Tuesday, June 09, 2009

Capital One Says Its e-Mail 'Too Important to be Spam'

Bob Sullivan writes on the MSNBC "Red Tape Chronicles" Blog:

Kevin, a 40-year-old from Sacramento, Calif., likes to keep a tidy inbox. He's very deliberate about removing himself from mailing lists and anything else that might clog up his e-mail. So recently, when he received a marketing pitch from his credit card company, Capital One, he quickly asked to be removed from its list. The response he got surprised him.

"We bring these offers to customers as part of our customer agreement and therefore do not provide a means to prevent this valuable information from reaching them," the firm responded.

In other words: "No."

Kevin, who requested that we withhold his last name for privacy reasons, was surprised and disappointed by the rejection.

"They seem to be reserving the right to waste money by annoying me ... while my feelings about opting out make clear that I am not a valuable target of their marketing," he said.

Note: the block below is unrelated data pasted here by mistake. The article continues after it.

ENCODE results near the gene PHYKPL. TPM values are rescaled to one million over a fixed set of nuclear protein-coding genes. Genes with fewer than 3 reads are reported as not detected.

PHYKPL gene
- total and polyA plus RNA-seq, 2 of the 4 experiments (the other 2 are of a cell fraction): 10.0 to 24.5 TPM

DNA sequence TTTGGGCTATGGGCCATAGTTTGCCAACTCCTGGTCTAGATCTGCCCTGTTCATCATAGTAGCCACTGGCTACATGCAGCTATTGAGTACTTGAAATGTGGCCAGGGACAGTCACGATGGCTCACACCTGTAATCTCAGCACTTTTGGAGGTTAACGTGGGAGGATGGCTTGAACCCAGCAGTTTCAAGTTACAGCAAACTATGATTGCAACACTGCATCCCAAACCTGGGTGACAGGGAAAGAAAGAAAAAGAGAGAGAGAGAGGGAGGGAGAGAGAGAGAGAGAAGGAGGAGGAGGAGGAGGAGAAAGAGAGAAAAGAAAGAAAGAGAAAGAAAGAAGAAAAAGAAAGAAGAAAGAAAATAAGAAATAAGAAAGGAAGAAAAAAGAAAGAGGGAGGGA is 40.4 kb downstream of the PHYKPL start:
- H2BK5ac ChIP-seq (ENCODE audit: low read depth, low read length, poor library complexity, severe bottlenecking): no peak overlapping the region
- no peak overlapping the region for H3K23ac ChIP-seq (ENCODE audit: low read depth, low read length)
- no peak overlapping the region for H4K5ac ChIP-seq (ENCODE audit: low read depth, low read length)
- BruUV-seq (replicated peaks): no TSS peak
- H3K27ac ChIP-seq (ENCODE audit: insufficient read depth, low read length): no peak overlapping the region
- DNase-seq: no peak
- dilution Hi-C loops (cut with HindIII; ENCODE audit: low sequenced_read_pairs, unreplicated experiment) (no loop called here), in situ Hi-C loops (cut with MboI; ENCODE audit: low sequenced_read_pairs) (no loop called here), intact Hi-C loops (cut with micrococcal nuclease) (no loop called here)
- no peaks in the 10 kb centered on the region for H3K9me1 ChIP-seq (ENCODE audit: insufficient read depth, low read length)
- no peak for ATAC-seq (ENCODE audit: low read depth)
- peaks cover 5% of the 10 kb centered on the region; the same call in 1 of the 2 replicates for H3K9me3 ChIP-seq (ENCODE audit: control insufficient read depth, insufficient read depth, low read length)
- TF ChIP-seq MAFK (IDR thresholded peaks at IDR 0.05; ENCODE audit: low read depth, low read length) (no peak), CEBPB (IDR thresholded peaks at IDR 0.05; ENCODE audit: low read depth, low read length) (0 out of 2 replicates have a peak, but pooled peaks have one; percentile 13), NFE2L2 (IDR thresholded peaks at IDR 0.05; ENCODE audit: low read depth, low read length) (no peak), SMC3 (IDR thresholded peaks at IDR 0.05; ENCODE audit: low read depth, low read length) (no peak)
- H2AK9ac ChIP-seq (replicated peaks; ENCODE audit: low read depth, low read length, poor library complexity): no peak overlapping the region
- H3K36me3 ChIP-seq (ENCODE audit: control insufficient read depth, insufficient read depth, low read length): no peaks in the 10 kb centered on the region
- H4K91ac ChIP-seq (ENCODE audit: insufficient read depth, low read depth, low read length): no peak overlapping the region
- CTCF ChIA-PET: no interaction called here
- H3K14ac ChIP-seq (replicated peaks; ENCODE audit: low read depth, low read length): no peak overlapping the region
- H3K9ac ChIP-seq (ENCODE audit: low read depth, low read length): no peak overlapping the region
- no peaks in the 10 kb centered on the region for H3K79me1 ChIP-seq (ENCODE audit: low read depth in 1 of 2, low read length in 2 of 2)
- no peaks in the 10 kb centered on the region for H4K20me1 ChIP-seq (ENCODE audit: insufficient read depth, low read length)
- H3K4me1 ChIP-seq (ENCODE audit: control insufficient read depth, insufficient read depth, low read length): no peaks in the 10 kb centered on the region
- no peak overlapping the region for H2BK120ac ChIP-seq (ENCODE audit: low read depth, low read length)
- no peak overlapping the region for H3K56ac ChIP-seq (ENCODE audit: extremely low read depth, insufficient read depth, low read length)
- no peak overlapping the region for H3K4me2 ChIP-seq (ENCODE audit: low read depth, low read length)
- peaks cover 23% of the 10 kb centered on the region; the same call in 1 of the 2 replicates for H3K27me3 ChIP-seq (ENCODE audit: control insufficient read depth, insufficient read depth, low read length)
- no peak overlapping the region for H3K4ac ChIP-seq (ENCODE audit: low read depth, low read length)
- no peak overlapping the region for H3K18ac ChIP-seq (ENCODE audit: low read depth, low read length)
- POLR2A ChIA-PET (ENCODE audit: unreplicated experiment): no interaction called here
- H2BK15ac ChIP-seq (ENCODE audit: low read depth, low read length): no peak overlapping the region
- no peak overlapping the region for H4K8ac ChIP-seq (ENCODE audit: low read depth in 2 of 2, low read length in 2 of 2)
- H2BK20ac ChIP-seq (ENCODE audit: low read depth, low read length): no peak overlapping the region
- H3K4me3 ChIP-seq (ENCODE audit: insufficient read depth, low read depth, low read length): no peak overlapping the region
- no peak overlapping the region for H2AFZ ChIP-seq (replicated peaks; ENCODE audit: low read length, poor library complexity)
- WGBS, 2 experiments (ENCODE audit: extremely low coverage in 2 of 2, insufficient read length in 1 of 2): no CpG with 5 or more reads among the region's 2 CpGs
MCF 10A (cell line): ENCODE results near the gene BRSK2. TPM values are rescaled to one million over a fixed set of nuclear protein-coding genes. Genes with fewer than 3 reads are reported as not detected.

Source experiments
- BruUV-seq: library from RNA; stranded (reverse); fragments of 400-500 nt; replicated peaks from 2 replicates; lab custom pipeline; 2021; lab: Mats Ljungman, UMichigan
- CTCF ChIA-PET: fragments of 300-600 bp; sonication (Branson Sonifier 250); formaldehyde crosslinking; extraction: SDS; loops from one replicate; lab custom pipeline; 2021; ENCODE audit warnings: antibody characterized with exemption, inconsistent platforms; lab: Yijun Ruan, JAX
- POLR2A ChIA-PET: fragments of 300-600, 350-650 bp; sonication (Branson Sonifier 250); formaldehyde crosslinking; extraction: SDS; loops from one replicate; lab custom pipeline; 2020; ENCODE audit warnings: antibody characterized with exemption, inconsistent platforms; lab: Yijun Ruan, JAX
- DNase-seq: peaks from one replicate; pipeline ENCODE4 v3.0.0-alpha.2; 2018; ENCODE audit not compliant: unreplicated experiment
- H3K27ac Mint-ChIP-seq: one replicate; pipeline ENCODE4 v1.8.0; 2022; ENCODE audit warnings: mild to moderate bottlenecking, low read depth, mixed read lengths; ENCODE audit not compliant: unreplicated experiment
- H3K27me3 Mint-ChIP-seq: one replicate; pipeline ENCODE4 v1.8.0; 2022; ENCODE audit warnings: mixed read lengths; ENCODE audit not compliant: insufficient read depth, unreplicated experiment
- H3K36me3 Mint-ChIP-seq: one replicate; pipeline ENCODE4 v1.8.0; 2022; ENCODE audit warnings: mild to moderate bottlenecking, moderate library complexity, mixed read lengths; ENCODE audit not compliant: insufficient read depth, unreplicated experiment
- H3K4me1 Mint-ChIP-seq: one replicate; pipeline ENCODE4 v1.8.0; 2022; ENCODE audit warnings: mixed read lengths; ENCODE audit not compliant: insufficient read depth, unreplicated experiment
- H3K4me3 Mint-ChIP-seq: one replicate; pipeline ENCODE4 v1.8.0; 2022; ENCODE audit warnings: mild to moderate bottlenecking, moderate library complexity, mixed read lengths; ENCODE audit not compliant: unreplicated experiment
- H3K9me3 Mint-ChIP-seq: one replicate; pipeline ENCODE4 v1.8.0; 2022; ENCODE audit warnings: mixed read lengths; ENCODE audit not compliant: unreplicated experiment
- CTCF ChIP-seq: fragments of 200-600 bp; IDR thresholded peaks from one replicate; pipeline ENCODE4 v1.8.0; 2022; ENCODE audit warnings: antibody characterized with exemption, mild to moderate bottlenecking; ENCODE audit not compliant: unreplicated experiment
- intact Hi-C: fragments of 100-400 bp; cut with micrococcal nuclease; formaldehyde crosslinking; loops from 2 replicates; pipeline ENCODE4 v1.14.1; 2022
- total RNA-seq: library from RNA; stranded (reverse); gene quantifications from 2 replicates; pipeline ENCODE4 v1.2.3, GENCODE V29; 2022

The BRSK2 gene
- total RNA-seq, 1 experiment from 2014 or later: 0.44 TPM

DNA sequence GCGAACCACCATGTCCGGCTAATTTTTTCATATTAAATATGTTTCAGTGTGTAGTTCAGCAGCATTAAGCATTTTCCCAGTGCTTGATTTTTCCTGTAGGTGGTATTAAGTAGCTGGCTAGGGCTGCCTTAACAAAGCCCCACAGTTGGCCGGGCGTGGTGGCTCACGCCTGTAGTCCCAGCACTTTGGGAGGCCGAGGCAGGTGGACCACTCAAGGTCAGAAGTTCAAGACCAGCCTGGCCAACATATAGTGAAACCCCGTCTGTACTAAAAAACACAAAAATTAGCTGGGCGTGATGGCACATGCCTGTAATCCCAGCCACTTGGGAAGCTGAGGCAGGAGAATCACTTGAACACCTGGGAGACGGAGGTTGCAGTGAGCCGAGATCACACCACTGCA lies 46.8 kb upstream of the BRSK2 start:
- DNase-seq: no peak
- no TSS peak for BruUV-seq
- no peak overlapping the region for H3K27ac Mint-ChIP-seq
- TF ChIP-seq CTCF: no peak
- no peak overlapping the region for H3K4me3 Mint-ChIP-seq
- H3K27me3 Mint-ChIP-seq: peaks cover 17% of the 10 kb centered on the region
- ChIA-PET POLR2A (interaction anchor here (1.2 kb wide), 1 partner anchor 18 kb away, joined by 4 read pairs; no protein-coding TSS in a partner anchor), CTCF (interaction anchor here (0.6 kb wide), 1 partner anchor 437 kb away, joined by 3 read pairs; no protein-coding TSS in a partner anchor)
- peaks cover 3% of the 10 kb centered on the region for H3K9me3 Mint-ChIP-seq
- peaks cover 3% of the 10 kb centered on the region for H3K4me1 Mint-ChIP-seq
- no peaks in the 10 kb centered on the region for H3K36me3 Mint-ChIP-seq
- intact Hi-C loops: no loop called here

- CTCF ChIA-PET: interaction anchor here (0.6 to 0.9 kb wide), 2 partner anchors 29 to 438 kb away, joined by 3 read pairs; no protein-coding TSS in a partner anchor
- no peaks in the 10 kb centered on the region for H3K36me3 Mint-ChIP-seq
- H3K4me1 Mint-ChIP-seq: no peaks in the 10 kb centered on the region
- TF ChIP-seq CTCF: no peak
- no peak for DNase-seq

Because Capital One has an established business relationship with Kevin, it has the right to contact him via e-mail under the terms of the CAN-SPAM Act.

More here.

Note: And people wonder why phishing is successful. Yikes. -ferg


At Wed Jun 10, 12:34:00 PM PDT, Anonymous Anonymous said...

These idiots are the kings of junk snail mail as well, refusing to print the name of their company on the envelope (if you ever doubt politicians are corrupt, ask yourself why refusing to identify yourself on unsolicited snail mail is not a crime).

I send them scrap metal in their prepaid return envelopes.


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